Editor’s note: David Gardner is founder of Cofounders Capital in Cary and is a regular contributor to WRAL TechWire. Startup Spotlight is a regular part of our weekly new venture coverage. 


CARY – Everyone seems to agree that universities can be a treasure trove of new technologies and that startup ventures commercializing that IP can be a valuable revenue opportunity for the inventors, entrepreneurs, investors and universities.  Such being the case, and with more than our fair share of major universities in the Triangle, why aren’t we seeing a lot more successful exits from startup companies based on technologies spun out of our local universities?

David Gardner (Cofounders Capital photo)

You only have to mention the words “tech transfer” to get most professional investors to roll their eyes.  They can all tell you stories of how frustrating these deals are to negotiate and why, in general, they tend to avoid deals with university licensing strings attached.  This is really unfortunate for all of the stakeholders involved because early-stage venture capitalists are experts at ongoing funding and guiding the strategies and management teams to successfully build companies based on new technology.

If there is so much to gain from universities and investors collaborating, why don’t they have a better track record of working together on startup ventures?

Let’s look at some issues

I believe that most of the problem lies in how universities think about tech transfer.   Universities tend to view all tech transfer in terms of a royalty arrangement.   That structure tends to work fine when licensing a patent to a large corporation but it is usually a poison pill for a new venture raising capital to commercialize a technology.

A startup is funded by a group of like-minded investors who agree to take a certain percentage of equity in exchange for the capital they put at risk in that new venture.  The investors’ goals are all aligned.  They know that if they expand the stock option pool to attract better talent or raise more working capital then they will all be diluted proportionately by those business decisions.  As is often the case, when the venture is behind plan and needs more money to survive, the investors know that they will be on the hook to put that capital in to protect their initial investment. They are all in the same boat sharing the same incentives and risks.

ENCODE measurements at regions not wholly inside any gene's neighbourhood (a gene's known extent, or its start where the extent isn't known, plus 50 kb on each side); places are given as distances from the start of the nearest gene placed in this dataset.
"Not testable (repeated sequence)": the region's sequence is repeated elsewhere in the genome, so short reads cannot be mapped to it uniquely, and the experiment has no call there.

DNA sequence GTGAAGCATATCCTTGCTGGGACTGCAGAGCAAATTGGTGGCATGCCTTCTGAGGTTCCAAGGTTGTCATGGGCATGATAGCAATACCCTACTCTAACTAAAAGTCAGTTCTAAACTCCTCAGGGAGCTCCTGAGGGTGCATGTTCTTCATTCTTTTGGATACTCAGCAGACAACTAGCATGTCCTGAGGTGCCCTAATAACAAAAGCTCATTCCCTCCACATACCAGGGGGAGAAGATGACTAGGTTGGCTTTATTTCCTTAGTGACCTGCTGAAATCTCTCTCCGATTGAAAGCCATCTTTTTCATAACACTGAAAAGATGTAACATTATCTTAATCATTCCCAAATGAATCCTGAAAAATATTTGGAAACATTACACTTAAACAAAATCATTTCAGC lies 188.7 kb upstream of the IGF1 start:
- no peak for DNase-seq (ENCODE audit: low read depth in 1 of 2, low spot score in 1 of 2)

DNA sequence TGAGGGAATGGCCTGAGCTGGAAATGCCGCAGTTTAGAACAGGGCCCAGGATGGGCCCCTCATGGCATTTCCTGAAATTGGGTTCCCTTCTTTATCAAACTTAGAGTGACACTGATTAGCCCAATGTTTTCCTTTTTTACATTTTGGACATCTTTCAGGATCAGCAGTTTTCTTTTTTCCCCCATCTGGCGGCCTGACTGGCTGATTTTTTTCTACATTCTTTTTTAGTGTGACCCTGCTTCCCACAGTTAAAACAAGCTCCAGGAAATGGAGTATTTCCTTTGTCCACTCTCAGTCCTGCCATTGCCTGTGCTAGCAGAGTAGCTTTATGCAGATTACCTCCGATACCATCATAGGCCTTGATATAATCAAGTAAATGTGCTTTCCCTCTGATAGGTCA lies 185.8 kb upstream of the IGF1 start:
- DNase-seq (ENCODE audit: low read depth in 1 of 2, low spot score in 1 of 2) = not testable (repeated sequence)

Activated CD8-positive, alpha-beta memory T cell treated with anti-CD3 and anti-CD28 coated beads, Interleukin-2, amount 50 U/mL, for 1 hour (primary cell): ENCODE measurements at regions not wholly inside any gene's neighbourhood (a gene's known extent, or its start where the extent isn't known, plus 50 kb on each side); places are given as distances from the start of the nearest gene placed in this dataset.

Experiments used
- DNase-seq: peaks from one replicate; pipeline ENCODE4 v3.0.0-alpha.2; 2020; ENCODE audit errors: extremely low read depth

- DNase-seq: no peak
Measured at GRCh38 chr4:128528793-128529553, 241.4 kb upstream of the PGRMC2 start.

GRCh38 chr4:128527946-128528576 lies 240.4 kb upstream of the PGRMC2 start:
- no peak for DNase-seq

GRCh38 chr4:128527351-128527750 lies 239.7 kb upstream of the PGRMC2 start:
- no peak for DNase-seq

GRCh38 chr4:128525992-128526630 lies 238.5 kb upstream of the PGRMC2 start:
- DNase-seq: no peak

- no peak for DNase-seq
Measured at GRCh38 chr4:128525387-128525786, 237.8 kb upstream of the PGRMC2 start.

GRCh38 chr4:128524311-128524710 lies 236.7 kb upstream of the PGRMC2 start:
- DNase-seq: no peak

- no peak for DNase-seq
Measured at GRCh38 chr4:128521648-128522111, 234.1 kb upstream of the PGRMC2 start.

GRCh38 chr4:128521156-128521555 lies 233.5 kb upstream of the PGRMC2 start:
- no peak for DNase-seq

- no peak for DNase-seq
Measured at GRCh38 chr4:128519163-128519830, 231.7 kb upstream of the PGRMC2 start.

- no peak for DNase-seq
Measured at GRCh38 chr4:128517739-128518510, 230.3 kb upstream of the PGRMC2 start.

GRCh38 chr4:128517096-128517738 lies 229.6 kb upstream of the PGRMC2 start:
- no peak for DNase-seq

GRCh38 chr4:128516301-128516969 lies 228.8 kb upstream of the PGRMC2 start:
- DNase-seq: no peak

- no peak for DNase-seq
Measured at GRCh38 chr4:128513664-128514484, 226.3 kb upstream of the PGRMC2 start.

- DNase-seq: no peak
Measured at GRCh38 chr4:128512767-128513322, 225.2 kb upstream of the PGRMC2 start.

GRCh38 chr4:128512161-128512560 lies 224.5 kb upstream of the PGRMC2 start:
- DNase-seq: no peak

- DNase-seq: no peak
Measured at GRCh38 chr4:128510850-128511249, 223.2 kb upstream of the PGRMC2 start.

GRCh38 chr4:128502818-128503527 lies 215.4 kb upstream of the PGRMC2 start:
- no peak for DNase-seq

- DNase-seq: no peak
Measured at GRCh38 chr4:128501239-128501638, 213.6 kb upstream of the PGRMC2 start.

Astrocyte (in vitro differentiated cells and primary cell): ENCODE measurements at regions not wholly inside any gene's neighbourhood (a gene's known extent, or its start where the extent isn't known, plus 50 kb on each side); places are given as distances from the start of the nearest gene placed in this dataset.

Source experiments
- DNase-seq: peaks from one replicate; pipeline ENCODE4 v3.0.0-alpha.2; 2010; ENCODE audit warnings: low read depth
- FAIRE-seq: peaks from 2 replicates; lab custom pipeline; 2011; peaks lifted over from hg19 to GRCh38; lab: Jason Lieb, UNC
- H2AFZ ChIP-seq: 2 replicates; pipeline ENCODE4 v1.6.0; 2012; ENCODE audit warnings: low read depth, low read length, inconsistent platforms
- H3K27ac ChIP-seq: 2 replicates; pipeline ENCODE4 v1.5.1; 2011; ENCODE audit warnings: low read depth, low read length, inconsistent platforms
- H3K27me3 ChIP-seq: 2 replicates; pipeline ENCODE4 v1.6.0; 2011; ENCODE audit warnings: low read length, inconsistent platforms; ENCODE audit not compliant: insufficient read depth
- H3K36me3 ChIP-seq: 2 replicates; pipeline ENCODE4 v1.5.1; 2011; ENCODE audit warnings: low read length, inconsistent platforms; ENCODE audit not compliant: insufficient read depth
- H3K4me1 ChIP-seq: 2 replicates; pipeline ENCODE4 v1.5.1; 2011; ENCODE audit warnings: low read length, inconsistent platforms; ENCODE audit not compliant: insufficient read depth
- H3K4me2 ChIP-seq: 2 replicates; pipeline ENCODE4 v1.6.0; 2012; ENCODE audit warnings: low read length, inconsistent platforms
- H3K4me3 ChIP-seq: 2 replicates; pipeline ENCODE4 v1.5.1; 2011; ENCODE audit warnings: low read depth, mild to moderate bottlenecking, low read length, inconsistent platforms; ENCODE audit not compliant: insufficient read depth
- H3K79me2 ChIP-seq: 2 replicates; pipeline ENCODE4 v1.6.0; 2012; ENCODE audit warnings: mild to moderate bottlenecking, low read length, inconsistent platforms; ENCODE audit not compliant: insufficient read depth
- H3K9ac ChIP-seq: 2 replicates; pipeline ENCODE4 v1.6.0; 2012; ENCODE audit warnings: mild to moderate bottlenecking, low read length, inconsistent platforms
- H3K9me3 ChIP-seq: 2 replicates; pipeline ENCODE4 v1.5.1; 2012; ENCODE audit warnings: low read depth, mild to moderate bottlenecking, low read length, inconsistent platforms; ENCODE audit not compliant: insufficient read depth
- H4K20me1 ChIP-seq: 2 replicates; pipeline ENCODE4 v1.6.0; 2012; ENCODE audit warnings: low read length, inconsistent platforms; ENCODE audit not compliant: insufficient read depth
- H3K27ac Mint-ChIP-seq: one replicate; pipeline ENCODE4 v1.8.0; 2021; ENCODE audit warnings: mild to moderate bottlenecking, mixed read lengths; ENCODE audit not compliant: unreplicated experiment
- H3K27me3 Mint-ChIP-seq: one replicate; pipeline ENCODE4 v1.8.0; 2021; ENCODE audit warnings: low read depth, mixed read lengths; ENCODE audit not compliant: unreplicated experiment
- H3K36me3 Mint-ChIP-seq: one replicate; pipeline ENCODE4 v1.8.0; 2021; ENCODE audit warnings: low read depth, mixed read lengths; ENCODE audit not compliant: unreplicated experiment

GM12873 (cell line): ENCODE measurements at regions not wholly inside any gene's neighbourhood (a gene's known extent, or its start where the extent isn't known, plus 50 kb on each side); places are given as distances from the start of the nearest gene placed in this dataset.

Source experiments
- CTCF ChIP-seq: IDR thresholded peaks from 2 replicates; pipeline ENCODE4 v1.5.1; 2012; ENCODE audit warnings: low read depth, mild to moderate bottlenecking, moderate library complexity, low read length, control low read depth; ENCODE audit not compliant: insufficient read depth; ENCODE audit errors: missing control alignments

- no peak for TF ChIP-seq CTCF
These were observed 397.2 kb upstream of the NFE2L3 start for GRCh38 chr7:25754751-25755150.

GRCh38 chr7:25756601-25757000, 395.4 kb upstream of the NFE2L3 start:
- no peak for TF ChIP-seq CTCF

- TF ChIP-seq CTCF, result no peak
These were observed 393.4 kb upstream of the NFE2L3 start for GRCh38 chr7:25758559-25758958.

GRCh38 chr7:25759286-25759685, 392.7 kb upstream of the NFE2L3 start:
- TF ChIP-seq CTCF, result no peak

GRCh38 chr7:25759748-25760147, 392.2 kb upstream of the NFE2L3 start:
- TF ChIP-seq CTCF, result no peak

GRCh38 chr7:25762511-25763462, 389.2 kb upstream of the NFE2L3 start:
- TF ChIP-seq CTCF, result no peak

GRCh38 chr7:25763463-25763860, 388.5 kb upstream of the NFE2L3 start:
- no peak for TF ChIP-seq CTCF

Universities don’t want to be in that boat.  Rather than viewing themselves as a co-investor alongside other investors, they try to force fit every tech transfer deal into a royalty arrangement which is paid to the university regardless of how well or poorly the venture is doing.  If more capital is raised, etc. the university does not need to participate or even be diluted by those business decisions.  The other investors must bear those costs alone.  If certain minimum royalty payments are not made, then the technology transfers back to the university and they are free to try again with a different group.  The cash investors lose all of their capital while the university loses nothing.

The royalty deal structure does not sit well with venture capitalists or other cash-investors in a venture.  They reason, why should their capital be at risk when the university is risking nothing?   Why should the university not suffer dilution when new capital is raised like the other stakeholders?  Why should the university be the only investor taking profits from a venture that is probably not profitable yet and continually having to be propped up by more capital from the other investors?

Risks & obligations

Investors feel that if universities want to play in startup world, then they should be a good partner and take the same risks and obligations they endure.  That means, taking equity in exchange for their tech contribution in the same way other investors are taking equity in exchange for their cash contribution to the venture.  This would align everyone’s goals and risk/reward profile.

There are lots of other reasons to avoid royalty entanglements in a startup.  It makes it very difficult to raise later rounds of funding from new investors for many of the same reasons discussed here.  Also, new investors don’t want to give up their liquidity preference.  In a meltdown, selling the technology can often help investors get at least some of their capital back but not if that technology is owned exclusively by the university.

Although the royalty model may work well when licensing IP to large corporations, it is simply the wrong model for a startup venture.  It makes it difficult to raise money from sophisticated investors who can significantly increase a venture’s access to future capital and the probability of success.  If our universities stop viewing every commercialization project as a royalty stream, they could help to create many more successful startups and entrepreneurs in the Triangle.

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